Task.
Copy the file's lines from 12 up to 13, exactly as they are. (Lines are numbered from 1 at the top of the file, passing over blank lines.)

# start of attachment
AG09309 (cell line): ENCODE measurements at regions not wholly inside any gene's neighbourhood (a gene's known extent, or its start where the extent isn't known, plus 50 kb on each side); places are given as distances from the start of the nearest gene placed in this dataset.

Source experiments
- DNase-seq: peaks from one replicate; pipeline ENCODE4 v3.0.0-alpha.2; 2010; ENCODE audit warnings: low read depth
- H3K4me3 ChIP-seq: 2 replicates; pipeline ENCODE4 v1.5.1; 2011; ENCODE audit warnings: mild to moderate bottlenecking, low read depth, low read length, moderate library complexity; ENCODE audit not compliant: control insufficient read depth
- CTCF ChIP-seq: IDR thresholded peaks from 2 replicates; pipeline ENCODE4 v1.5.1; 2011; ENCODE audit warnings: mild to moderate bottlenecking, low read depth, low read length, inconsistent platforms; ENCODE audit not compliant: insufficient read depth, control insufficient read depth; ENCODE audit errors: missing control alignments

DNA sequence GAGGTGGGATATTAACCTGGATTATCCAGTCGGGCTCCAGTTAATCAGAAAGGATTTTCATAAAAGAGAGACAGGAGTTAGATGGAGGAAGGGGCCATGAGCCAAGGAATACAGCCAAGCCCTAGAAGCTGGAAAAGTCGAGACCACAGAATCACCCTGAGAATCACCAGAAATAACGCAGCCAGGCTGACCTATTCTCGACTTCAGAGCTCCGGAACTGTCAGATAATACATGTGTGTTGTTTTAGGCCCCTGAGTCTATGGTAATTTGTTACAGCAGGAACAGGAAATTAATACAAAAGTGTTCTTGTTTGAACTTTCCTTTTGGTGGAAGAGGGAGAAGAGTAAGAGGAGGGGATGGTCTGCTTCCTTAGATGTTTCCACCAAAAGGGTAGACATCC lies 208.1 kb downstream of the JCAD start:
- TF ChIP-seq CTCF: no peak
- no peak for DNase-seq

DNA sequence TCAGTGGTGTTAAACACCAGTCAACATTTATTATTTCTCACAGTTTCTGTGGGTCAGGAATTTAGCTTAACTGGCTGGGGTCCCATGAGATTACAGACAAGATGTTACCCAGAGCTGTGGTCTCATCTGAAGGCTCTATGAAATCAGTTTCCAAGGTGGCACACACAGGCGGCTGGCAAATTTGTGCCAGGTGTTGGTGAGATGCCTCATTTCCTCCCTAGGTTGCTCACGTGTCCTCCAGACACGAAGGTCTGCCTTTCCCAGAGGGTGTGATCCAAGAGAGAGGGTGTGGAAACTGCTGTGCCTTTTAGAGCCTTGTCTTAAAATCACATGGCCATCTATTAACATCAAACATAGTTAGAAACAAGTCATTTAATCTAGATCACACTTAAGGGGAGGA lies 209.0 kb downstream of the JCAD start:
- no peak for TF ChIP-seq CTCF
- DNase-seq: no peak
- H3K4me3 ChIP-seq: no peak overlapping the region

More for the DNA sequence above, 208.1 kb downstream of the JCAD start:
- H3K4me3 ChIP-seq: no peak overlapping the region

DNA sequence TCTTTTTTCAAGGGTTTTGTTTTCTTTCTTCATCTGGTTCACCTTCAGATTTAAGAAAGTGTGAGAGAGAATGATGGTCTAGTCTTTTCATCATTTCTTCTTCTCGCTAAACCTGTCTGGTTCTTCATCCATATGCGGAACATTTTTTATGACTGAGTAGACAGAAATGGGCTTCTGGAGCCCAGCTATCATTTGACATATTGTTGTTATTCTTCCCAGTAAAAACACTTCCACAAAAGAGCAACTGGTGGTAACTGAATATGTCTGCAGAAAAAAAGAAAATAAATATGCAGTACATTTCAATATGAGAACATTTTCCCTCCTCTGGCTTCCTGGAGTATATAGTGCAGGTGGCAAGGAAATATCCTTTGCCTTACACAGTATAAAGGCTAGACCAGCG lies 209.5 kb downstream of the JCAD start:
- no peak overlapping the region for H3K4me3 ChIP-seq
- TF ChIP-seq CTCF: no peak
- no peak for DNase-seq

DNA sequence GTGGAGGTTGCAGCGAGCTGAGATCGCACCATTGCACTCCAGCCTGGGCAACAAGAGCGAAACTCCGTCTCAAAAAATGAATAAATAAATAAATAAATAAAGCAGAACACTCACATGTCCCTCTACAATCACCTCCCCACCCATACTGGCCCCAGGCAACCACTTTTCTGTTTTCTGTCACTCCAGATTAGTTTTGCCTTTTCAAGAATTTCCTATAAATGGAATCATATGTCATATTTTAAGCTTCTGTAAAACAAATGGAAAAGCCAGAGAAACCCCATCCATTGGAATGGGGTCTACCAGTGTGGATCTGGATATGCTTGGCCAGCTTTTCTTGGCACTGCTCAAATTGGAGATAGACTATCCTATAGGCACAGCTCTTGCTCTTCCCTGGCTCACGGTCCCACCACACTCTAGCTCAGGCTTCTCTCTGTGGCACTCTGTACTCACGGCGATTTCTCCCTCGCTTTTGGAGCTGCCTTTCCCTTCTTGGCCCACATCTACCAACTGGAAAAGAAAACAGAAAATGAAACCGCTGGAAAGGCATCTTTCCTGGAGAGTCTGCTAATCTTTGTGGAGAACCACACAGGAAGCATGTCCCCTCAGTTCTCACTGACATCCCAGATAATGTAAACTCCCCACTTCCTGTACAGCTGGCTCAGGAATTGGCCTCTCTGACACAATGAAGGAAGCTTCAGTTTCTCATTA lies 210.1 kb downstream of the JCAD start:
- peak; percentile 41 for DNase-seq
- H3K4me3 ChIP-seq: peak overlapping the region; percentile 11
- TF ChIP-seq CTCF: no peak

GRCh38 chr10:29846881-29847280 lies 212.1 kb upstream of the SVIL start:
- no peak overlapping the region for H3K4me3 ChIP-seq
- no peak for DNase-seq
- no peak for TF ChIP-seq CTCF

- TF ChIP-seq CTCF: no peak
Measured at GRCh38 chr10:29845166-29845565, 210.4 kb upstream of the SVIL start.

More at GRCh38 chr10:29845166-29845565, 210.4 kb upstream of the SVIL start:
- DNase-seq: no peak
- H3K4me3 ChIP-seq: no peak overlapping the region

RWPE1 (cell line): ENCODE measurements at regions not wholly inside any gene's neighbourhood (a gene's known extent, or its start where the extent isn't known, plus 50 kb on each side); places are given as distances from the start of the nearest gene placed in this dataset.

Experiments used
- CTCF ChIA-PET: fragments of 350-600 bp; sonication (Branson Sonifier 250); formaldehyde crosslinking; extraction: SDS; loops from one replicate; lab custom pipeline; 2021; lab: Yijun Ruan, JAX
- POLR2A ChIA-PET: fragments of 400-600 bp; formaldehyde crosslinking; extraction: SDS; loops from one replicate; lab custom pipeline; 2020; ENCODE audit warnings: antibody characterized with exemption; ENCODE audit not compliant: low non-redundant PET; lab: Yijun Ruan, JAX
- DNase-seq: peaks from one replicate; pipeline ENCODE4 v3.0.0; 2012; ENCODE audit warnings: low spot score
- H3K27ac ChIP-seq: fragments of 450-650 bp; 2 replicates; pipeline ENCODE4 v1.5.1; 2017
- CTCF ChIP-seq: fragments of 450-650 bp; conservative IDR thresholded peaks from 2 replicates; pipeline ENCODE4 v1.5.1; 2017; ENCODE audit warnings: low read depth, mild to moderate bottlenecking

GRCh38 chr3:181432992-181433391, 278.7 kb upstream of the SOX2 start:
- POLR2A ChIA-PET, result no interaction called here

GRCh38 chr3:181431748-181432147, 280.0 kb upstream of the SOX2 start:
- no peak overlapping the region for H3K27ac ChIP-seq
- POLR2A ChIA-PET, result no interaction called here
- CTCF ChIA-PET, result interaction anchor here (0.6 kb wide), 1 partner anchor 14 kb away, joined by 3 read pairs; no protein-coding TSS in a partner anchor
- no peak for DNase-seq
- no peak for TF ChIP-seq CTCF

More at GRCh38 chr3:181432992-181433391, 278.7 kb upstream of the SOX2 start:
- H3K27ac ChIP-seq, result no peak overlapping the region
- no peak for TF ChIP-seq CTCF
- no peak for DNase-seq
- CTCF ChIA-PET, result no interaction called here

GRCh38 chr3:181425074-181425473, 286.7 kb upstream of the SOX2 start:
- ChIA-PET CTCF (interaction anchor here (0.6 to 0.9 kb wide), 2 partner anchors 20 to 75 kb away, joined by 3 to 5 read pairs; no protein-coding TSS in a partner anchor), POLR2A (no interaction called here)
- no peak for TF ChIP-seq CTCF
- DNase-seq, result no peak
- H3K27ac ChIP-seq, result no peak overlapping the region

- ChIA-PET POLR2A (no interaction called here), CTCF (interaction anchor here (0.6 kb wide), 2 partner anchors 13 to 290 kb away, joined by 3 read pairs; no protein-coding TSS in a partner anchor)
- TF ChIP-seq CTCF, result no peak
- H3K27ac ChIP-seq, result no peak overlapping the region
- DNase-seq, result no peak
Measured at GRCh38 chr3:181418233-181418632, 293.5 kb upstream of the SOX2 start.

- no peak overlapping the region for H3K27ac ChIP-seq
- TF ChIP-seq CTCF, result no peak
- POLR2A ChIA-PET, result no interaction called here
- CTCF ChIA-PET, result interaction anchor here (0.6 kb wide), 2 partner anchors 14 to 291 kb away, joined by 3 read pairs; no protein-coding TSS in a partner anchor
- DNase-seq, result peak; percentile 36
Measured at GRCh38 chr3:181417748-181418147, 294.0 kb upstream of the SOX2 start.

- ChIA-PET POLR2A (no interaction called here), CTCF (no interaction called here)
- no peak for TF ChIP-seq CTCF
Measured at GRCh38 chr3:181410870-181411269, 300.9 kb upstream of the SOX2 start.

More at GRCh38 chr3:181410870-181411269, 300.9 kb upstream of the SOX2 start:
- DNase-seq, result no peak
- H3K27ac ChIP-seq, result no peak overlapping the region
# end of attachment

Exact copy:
- H3K4me3 ChIP-seq: no peak overlapping the region

More for the DNA sequence above, 208.1 kb downstream of the JCAD start: